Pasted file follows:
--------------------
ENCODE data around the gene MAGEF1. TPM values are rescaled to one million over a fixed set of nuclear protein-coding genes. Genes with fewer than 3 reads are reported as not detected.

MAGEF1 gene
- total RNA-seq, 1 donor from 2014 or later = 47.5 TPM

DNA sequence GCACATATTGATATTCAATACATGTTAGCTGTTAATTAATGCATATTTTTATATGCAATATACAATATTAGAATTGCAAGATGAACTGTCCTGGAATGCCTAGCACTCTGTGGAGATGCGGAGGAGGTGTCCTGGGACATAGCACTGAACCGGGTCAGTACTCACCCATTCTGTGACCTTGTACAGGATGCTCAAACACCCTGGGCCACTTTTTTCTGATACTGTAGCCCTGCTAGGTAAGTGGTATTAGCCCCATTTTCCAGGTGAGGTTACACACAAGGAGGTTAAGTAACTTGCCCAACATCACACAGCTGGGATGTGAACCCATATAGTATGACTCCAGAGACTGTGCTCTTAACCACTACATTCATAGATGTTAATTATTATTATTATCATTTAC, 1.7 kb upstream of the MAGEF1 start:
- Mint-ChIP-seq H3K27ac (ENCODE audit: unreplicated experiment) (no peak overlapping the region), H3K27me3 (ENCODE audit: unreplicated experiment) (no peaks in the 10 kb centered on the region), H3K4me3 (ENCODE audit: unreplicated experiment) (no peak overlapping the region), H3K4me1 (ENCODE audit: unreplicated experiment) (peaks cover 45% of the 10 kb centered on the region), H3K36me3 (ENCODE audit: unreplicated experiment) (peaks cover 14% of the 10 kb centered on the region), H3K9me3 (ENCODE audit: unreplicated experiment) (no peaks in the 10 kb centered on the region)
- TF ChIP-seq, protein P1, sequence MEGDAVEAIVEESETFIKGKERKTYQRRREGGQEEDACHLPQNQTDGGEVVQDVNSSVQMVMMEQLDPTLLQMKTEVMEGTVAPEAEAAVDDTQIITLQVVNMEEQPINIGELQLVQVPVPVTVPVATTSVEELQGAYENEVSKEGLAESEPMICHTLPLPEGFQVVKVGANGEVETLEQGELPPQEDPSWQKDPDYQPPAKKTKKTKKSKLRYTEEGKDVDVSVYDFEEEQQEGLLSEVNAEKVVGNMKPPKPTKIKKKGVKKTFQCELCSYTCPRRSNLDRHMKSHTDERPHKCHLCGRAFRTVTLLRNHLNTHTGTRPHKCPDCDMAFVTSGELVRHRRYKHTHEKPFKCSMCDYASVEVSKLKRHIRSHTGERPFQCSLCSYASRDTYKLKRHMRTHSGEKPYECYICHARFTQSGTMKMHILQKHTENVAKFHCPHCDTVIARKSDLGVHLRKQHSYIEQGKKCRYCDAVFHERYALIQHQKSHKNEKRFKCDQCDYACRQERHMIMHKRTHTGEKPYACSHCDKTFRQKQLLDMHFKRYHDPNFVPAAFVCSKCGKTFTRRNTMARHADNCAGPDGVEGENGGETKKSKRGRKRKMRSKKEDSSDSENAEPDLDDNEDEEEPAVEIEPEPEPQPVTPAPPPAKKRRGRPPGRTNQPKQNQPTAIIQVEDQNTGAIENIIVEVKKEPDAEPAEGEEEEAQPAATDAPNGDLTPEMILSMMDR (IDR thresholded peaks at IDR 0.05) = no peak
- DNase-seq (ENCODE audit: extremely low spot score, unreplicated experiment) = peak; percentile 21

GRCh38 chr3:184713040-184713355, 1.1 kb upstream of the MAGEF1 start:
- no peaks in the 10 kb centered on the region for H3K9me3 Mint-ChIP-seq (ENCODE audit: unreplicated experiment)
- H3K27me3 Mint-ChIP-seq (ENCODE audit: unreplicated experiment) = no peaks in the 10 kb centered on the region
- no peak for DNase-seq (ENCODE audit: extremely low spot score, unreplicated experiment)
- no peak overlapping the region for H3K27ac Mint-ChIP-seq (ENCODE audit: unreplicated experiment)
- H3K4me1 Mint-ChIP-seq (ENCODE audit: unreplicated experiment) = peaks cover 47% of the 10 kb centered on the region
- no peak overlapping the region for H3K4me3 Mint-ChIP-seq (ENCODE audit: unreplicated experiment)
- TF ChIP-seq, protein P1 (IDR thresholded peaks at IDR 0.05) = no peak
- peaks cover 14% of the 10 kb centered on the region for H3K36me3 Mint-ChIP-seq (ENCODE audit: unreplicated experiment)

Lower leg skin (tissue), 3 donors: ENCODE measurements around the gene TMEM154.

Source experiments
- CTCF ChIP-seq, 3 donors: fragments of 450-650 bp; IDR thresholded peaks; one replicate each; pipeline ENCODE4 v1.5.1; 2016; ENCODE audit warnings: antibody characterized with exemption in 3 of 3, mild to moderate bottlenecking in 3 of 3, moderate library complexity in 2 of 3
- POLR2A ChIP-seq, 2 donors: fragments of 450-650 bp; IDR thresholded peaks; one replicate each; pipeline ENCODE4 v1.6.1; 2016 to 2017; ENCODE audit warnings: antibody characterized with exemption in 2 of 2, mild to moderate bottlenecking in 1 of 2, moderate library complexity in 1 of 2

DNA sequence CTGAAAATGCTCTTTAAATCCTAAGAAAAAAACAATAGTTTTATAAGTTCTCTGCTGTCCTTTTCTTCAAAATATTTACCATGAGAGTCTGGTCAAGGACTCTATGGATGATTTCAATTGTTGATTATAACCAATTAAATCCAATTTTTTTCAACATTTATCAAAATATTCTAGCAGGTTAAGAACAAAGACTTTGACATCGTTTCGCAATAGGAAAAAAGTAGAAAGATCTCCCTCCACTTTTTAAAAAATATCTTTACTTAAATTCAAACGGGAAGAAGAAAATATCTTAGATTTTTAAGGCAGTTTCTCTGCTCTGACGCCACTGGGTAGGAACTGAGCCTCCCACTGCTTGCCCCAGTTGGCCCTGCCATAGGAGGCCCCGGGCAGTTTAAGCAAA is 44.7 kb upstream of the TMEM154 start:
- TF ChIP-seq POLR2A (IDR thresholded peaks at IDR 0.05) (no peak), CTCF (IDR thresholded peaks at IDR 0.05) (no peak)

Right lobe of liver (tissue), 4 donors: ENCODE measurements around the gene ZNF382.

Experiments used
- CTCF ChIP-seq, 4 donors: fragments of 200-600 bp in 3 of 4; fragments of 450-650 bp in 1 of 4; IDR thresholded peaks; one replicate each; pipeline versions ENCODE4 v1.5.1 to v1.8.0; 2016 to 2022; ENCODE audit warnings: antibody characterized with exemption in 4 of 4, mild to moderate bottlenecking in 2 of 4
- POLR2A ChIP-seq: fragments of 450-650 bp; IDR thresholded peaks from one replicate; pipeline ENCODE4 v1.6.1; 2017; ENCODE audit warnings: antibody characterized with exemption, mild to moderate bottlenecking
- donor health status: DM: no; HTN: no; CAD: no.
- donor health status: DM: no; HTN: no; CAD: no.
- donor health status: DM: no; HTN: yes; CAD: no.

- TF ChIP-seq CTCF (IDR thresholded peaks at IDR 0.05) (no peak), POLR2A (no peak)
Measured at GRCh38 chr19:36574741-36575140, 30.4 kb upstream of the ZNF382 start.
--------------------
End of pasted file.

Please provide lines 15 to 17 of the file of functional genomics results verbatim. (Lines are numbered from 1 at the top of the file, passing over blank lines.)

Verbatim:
- TF ChIP-seq, protein P1 (IDR thresholded peaks at IDR 0.05) = no peak
- peaks cover 14% of the 10 kb centered on the region for H3K36me3 Mint-ChIP-seq (ENCODE audit: unreplicated experiment)

Lower leg skin (tissue), 3 donors: ENCODE measurements around the gene TMEM154.